US elections
Supporters demonstrate at a Joe Biden Write-In Rally in Manchester, New Hampshire, on January 20, 2024. AFP

With all eyes on Donald Trump's bid to lead Republicans back into the White House, Joe Biden's reelection push has slipped under the radar in an unusual start to his campaign.

After a dispute with officials in New Hampshire over scheduling, he will not be on the ballot when the state's primary kicks off the party's nomination process on Tuesday.

The quarrel threatens to leave the president in a theoretical third place among Democrat candidates, behind little-known gelato magnate Dean Phillips and low-polling self-help author Marianne Williamson.

"He is taking the Granite State for granted... He should be campaigning in New Hampshire, he should be showing up in front of voters," Phillips said at a debate with Williamson that Biden skipped.

"He should be on the ballot in New Hampshire, for goodness' sake. He's the president."

Biden lost badly in overwhelmingly white New Hampshire in his bid for the Democratic nomination in 2020 and was only rescued by strong support from African Americans in the South Carolina primary.

Once he was elected he effectively dethroned New Hampshire, along with fellow early nominating state Iowa, instructing the party leadership to place South Carolina ahead of both.

Iowa caved quietly but the move angered Democrats in New Hampshire, where first-in-the-nation status is a sacred cow, and the Republicans who control the state government in Concord ignored the directive in any case.

The Democratic National Committee responded by refusing to seat the state's delegates at the summer nominating convention in Chicago -- essentially denying New Hampshire its say.

Many grassroots Democrats worry that even though Biden is not on the ballot, his performance against Phillips and Williamson will be judged as a measure of his popularity.

So, despite their anger over Biden's snub, local activists have determined to ensure his supporters know they can write his name on the ballot.

Beneath a wintry Manchester sky, 20 or so hardy Biden supporters swaddled like Arctic explorers braved the biting cold Saturday to chant and wave banners that read: "Ask me about writing in Joe Biden."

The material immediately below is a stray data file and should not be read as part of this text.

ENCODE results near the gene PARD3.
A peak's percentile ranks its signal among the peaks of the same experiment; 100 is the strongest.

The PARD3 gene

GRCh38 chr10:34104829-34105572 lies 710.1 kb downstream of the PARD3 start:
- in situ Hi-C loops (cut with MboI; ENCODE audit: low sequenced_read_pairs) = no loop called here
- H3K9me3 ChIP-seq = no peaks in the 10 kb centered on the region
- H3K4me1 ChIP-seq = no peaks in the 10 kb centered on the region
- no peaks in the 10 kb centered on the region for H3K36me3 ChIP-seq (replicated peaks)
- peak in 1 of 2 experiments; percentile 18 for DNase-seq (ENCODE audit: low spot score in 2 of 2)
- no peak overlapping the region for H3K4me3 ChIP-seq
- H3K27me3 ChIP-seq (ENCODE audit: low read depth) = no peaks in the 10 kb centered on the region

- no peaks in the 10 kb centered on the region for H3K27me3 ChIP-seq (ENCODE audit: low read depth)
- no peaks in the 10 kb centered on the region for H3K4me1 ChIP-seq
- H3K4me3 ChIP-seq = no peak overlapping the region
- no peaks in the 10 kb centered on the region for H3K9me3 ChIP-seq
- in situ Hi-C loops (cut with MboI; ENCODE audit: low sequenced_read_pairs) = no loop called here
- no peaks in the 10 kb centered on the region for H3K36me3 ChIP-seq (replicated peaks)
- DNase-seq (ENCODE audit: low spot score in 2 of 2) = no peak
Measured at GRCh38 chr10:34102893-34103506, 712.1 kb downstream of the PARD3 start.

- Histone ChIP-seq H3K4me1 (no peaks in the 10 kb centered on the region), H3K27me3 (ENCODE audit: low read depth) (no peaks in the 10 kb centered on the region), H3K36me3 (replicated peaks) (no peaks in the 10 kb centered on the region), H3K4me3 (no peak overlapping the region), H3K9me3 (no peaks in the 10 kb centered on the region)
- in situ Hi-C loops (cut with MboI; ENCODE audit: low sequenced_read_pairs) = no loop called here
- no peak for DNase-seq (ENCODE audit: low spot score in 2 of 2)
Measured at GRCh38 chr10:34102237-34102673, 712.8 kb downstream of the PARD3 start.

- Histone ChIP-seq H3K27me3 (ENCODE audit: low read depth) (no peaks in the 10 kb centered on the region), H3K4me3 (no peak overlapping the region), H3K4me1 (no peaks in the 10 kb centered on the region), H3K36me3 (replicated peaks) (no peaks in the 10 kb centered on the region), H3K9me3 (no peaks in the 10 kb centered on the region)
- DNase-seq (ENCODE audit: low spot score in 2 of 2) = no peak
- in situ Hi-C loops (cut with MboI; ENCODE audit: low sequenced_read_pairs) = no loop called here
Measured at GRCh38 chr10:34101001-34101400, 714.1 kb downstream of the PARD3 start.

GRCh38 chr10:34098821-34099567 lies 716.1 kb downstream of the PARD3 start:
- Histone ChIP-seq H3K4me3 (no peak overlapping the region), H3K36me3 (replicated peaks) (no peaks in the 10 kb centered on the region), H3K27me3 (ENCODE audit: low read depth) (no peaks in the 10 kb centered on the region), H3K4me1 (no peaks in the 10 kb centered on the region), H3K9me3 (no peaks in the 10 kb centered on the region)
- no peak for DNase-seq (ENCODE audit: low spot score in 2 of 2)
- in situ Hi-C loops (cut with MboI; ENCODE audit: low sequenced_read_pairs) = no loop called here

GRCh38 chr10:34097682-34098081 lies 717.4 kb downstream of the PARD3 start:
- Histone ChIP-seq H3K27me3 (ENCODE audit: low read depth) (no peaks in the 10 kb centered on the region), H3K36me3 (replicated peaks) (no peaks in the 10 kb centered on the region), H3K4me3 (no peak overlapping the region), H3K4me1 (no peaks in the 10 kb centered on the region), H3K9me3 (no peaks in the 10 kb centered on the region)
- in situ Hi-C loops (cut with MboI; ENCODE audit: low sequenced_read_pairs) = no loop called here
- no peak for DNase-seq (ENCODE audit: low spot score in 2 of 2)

They were even rewarded by a magnanimous cameo from Phillips, as the entrepreneur and US congressman came out of his nearby campaign headquarters to hand out coffee to his shivering opponents.

"We're all frustrated that (Biden's) not on the ballot," said Kathy Sullivan, 69, a retired lawyer from Manchester.

"But we put that aside because it's really important that Joe Biden beats Donald Trump in November."

Dan Seferian, 62, a retired state government worker who had traveled with wife Colleen from Reading, Massachusetts, hit out at Williamson and Phillips for not getting behind the Biden reelection campaign.

"I think they should stand behind the party and the incumbent president. Phillips, he's is a young man. He could run in 2028. He should have waited his turn," he told AFP.

Some Biden aides have reportedly voiced concerns that the write-in effort could fall short, delivering an unnecessary defeat.

Democratic presidents seeking reelection typically garner around 80 percent of the vote in the New Hampshire primary, and party strategists believe Biden needs to win somewhere around 60 percent to avoid humiliation.

"A win is a win, and I think we can deliver that," said New Hampshire state senator Donna Soucy, co-chair of the campaign.

"We've been working really hard on this write-in effort across the state, and I think voters today -- those of us that are out here bearing the cold -- are evidence of the enthusiasm for President Joe Biden."

Soucy acknowledged the frustration with Biden but blamed party officials in Washington rather than the president himself.

"It's a little more complicated to express our support in this election but we're still going to do it because we're devoted to our president," she said.